I am in love with my bread maker

Today’s post is powered by bread.

I got a bread maker for Christmas.

I used to have a bread maker. It was called Tilly. Sadly the rigorous activities of the sixteen year old life mean that bread making is now much lower on the priority list than it used to be, and we had resorted to buying bread in. I was keen to not do this, and equally keen not to be spending what little free time I had kneading and proving etc. I love making bread, although I don’t have Tilly’s magic touch and the results can be variable. I just wish it wasn’t so time consuming, and worse, intermittently time consuming.

Hence the arrival of the bread maker. After several days of rigorous asking of friends and being intensely nosey, I opted for a Panasonic. I got this model. Naturally it was considerably more money than many others on the market. This is my skill. I have an unerring ability to plump for the priciest option/thing available. Sometimes I just have to look at it to know, that’s how skilled I am. Other times I do the research which backs up what I knew all along. I am high maintenance.

I wanted something that was reliable, and that if it did break down would be easy to find someone to fix, or to get parts for. I wanted something that would cook different sized loaves. I wanted one that could do sour dough and fancy pants breads and doughs. I love fancy bread. This one makes croissant dough, and panettone, and brioche. Be still, my carb laden heart.

I wanted something simple to use as well, because I am a bear of very little brain when it comes to technology, and if I can’t grasp it after five minutes and a desultory flick through the instruction book, I don’t want to play.

This fits the bill perfectly.

What I particularly love is that the ingredients are so straightforward, and the taste is hugely better than supermarket bread, even from their bakery section. There’s none of this preservative, and that weird thing that you think when you read the ingredients label; ‘why the hell would they put that in there?’ I reckon it costs about 55p for every large loaf I make in terms of ingredients. I’m good with that. If I buy artisan bread from our excellent local baker I pay about £2.50 for a medium sized loaf. It is delicious, but not feasible to keep up that kind of expenditure when we are rocking through a loaf a day, sometimes more.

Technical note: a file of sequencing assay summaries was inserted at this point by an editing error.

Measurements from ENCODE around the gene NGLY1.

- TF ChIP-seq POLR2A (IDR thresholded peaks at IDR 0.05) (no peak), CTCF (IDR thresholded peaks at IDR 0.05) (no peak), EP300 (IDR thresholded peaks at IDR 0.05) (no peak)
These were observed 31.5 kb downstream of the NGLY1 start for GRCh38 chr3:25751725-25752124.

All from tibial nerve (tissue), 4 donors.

I have used the machine every day for over a week now. Some days I use it twice. It produces, without fail, excellent, tasty loaves of bread which everyone falls on like the wolf coming down on the fold. It takes approximately three minutes for me to chuck all the ingredients into the machine and programme it, which is about as long as I want to spend thinking about these things. Then I go away and forget about it, which it turns out I am brilliant at (another top skill), and several hours later, we have piping hot bread.

What’s not to like?

So far I’ve stuck to standard wholemeal and white loaves on both the regular and quick loaf settings. As my friend Ann said, there is very little to choose between the regular and quick loaves, and the quick ones take half the time, which at the rate my lot eat, is excellent news.

There is a timer function if I want to make a loaf over-night. So far I haven’t experimented with this yet. I presume it will be as easy as everything else.

Today, they demolished my first loaf at lunch time, and I have gone all exotic with my second, which is a rustic French loaf, which I requires a mix of white, wholemeal and rye flour. It takes six hours to cook, so I am expecting European triumph in approximately three hours from now. Hopefully the children will be too full from their dinner to eat any, and it might survive until at least breakfast time.

7 responses to “I am in love with my bread maker

  1. I have, love and use an earlier model Panasonic
    Some tips, learned the hard way

    follow the suggested order in which the recipe booklet says to put yeast, flour, fluids or you may end up with a very solid hedgehog mass

    Keep all your ingredients on the same shelf in the cupboard to avoid wandering around the kitchen as it means you are less likely to forget an ingredient

    SaLt on the left sugaR on the right in case you get interrupted and forget which one you out in

    Oil instead of butter works fine

    You can get cheap small ‘salad’ seeds and nut packs from the pound shop with sunflower / pumpkin seeds etc which are easy to bung in the seed dispenser and stay fresh, elderly pumpkin seeds are rank

    Close the kitchen door if you can when making an overnight loaf, or the perfume of freshly baked bread may wake you (equally the noise of the mix cycle)

    Carb on!

  2. I love mine too, which I have had for several years now. The overnight thing is invaluable when I have forgotten to put any bread on during the day. I highly recommend you seek out recipes from outside the manufacturers leaflet though. I make the My Brown Bread recipe from Nigella’s Domestic Goddess book in mine, also the white version, and Sue Lawrence also has a good recipe in (IIRC) her Book of Baking.

    • Thanks for the recipe recommendations. I have the Nigella book and will rifle through it. I’ve also got P Hollywood on bread so will have a play with those too. x

  3. And after all, as Shakespeare very nearly said “Tell me where is fancy bread?”

  4. Sounds great. The one downside of home-baked bread is that it tastes so good it gets eaten much faster than shop bought. Otherwise more power to you bread maker.

    We, too, once had a marvellous bread maker, but she left to travel the world, teaching English the meanwhile! I had to take over, for special occasions – like the Friday pizza. I have it licked now, I think.

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